ICD-10 turns 1: Was it so bad?
R51: headache. Gearing up for the switch from ICD-9 to ICD-10 last October, many providers expected nothing but headaches. The new system increased the number of diagnostic codes from around 13,000 to about 68,000, requiring clinicians to sift through highly specified conditions — and some unusual ones, such as W61-62XD: struck by duck.
But after a year of using the ICD-10 — and the impending end of a one-year grace period that ensured providers wouldn’t be denied Medicare Part B claims as long as they used a code from the correct family — most physicians say the implementation process went better than expected.
“The fear that this was really going to impact us financially because of the potential inability to process the new codes really never transpired,” says Michael Munger, a family physician with Saint Luke’s Medical Group in Overland Park, KS, and president-elect of the American Academy of Family Physicians.
In fact, the error rate for claims tracked by the AAFP was the same this year as it was for ICD-9 — 10%. The fact that commercial insurers didn’t have the grace period bodes well for the loss of flexibilities, since doctors should be used to being more specified in their claims.
The American Medical Association, which pressured CMS to allow the one-year grace period, agrees that it worked well with no major uptick in Medicare claims rejections. The group added that it continues to monitor for potential disruptions or changes that could result when more specific coding is required at the end of the year.
To help providers understand what to expect going forward, CMS has updated its question and answer page on ICD-10 flexibilities. It stresses that providers should already be coding to the highest level of specificity and check the coding on each claim to make sure it aligns with the clinical documentation. Unspecified claims will be accepted where appropriate, such as a diagnosis of pneumonia when the specific type hasn’t been confirmed.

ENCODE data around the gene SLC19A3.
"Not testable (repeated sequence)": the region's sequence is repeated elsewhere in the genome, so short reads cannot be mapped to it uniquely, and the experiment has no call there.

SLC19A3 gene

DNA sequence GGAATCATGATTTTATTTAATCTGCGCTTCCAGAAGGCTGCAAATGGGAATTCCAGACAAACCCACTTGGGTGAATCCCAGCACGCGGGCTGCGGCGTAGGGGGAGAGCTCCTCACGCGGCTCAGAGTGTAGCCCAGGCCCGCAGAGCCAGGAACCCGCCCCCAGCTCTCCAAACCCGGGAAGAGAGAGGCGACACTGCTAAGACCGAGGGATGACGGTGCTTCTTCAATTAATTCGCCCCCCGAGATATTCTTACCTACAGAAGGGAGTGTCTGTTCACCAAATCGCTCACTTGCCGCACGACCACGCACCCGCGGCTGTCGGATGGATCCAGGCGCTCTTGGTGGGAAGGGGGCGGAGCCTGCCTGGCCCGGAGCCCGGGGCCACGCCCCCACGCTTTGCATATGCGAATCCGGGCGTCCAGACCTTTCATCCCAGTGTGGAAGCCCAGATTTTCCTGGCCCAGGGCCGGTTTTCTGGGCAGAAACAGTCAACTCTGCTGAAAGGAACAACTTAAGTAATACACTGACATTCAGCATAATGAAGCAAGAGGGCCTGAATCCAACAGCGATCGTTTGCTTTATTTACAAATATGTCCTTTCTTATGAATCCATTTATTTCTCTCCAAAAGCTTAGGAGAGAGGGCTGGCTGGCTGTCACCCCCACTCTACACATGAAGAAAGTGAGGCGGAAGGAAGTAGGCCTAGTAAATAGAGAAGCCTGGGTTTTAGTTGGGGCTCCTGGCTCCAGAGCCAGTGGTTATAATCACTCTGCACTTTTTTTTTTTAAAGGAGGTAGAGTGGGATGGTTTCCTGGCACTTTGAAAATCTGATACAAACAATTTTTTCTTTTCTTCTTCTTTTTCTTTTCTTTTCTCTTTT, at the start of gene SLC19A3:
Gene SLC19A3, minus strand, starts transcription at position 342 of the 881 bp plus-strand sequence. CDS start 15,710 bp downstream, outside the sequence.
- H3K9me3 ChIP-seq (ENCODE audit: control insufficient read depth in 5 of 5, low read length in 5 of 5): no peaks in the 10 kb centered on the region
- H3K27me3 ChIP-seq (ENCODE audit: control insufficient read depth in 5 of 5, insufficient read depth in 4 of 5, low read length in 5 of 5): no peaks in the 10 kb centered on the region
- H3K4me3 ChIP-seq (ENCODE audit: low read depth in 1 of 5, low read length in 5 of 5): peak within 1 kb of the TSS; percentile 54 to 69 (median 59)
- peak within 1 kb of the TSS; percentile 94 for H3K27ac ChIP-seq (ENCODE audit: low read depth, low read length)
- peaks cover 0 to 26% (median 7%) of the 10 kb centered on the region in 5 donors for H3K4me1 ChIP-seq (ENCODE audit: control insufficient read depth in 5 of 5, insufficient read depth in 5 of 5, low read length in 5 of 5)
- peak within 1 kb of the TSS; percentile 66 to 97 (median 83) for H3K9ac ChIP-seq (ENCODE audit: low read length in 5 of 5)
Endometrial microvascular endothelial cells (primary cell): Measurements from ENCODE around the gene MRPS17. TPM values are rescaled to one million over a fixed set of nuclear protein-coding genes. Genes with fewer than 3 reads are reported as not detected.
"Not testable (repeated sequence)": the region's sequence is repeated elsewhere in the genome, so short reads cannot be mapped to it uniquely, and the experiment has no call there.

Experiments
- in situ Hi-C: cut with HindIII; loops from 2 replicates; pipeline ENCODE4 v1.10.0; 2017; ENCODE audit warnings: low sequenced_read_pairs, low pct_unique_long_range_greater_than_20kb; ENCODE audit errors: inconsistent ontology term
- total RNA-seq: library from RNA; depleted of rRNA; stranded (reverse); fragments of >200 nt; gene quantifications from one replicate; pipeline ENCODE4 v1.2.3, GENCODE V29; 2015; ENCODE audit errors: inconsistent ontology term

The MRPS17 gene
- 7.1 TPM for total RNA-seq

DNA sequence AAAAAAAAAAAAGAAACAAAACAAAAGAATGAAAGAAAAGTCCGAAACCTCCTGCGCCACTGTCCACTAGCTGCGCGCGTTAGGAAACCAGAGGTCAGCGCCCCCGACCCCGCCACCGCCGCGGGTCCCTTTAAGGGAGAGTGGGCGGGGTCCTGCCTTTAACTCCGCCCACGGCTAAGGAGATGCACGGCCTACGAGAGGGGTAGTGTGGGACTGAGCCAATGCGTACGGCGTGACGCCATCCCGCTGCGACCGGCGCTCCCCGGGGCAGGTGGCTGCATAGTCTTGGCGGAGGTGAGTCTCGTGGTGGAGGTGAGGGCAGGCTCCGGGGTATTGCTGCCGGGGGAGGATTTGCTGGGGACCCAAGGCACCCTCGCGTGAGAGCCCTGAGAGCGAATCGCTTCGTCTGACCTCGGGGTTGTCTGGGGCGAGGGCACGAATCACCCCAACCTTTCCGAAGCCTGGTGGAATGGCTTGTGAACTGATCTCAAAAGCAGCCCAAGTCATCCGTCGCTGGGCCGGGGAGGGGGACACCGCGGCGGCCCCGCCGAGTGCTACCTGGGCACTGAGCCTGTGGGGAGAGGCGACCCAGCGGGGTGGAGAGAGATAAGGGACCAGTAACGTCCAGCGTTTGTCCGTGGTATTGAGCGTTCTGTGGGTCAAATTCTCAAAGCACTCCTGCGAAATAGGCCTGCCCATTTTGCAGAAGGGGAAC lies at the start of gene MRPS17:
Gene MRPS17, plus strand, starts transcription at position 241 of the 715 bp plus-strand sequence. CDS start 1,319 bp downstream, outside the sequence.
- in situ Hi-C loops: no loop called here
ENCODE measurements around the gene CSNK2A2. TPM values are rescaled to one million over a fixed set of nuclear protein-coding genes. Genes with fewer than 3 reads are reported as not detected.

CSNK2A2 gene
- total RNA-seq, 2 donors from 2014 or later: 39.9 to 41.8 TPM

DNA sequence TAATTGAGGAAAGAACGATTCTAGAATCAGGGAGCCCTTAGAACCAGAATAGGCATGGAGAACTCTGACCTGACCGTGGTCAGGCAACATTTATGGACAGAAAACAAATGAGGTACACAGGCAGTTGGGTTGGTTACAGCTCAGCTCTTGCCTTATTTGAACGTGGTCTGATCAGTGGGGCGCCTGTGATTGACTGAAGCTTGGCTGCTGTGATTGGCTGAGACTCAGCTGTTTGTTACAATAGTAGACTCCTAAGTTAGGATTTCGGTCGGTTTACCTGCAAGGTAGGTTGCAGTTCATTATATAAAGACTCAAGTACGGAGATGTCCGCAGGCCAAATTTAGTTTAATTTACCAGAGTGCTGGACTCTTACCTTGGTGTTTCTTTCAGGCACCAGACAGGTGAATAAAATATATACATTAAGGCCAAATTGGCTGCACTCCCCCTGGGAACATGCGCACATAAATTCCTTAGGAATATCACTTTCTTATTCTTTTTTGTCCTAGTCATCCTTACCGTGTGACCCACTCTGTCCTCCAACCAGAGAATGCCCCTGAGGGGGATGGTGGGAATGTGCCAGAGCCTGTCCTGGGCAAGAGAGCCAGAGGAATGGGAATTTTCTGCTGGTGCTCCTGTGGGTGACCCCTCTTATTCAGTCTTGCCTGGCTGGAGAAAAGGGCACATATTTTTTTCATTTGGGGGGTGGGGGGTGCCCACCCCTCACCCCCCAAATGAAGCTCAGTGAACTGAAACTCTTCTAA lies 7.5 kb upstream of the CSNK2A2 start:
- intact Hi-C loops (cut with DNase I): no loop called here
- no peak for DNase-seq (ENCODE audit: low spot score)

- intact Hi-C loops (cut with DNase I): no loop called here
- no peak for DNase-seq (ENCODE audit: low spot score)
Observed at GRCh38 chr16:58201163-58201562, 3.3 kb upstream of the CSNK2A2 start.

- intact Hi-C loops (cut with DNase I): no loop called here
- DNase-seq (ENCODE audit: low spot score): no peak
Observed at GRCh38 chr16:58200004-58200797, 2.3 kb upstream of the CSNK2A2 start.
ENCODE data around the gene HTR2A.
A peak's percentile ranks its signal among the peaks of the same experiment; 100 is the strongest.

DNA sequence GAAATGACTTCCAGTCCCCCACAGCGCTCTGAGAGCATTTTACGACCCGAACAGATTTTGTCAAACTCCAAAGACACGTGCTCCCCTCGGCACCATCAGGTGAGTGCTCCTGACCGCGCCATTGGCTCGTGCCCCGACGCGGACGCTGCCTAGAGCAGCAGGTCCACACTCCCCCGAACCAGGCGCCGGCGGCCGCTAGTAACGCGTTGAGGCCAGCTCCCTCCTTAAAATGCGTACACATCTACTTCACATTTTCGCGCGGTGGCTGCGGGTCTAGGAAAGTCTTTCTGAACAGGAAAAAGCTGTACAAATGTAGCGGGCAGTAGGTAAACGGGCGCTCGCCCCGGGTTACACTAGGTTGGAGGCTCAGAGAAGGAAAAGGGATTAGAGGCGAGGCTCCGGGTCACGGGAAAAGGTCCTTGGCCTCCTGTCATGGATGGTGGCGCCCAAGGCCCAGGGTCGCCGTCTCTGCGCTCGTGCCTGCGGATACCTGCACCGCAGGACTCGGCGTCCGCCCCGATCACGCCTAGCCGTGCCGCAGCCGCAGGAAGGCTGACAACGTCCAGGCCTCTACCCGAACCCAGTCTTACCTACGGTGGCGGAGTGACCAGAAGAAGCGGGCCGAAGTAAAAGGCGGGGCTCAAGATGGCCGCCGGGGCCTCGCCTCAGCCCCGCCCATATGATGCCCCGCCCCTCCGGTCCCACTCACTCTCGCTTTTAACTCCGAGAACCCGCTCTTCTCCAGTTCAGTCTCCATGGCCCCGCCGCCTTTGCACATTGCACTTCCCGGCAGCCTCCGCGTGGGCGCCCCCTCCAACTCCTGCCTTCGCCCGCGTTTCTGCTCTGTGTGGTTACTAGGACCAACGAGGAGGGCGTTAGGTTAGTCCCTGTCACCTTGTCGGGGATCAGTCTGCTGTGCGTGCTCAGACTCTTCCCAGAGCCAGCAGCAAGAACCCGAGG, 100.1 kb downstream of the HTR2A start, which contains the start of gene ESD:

While the initial implementation of ICD-10 went relatively smoothly, there were some challenges, particularly around workflows within the electronic health record. For example, type 2 diabetes is no longer type 2 diabetes. Providers now must scroll through some 40 options to find type 2 diabetes, says Munger.
Most EHR vendors have been alerting their customers to the end of flexibilities and are putting new workflows in place, allowing provider time to prepare for the change. Munger says his practice recently upgraded its EHR to account for even greater specificity in coding starting Oct. 1.
Richard Bruno, a resident in a combined family medicine-preventive medicine program in Baltimore, MD, and an AAFP board member, agrees. “The challenge has been with the transition, especially within the medical records system, using the electronic health record and making sure that it’s searchable and that the right codes are associated with the right people, as these are tied to payment,” he tells Healthcare Dive. Working closely with an EHR vendor can help smooth that transition, he says.
The bigger problem, he says, is diagnostic codes are still tied to a fee-for-service billing structure that rewards doctors for getting more detailed in their diagnoses. Hopefully, with the shift to value-based care, “we’ll start to move to other types of payment structures that are not so impingent upon getting accurate diagnostic codes,” Bruno says.
Another problem, and one that existed under ICD-9, is getting that same level of specificity in the causation coding. Oftentimes, providers don’t have the right information from a coding perspective, says Barbie Hays, coding and compliance strategist for the AAFP. “You can code out to it happened in a ranch style home or a split level … and there are some insurance companies that have started wanting that, but most are not.”
While the Centers for Disease Control and Prevention and the committee that governs ICD-10 could provide more guidance on causation codes, it’s not a priority, given that they are still sorting out the injury and illness codes, she notes. Cardiology alone added more than 3,000 codes this year.
If there’s one lesson to take away from the past year, it would be to code with the maximum specificity. Otherwise, Medicare may deny the claim. But this was a problem with ICD-9, too, says Hays. “I can’t tell you how many times I coded .00 diabetes unspecified, then when I looked at the medical chart the patient actually had myopathy. I could code for that, but the provider didn’t select that. It’s the same with ICD-10.”
Hays sees it not so much as a lesson learned as a lesson to be stressed, especially with the end of flexibilities. “You’re the doctor. Tell your patient’s story. Tell it well and ICD-10 coding will unfold.”
Have you seen all these hyper-specific ICD-10 codes? They are....something. Tweet us your favorite bizarre code at @healthcaredive. You may also want to read about the ongoing development of ICD-11, or visit our GIF guide to the most important animal ICD-10 codes.
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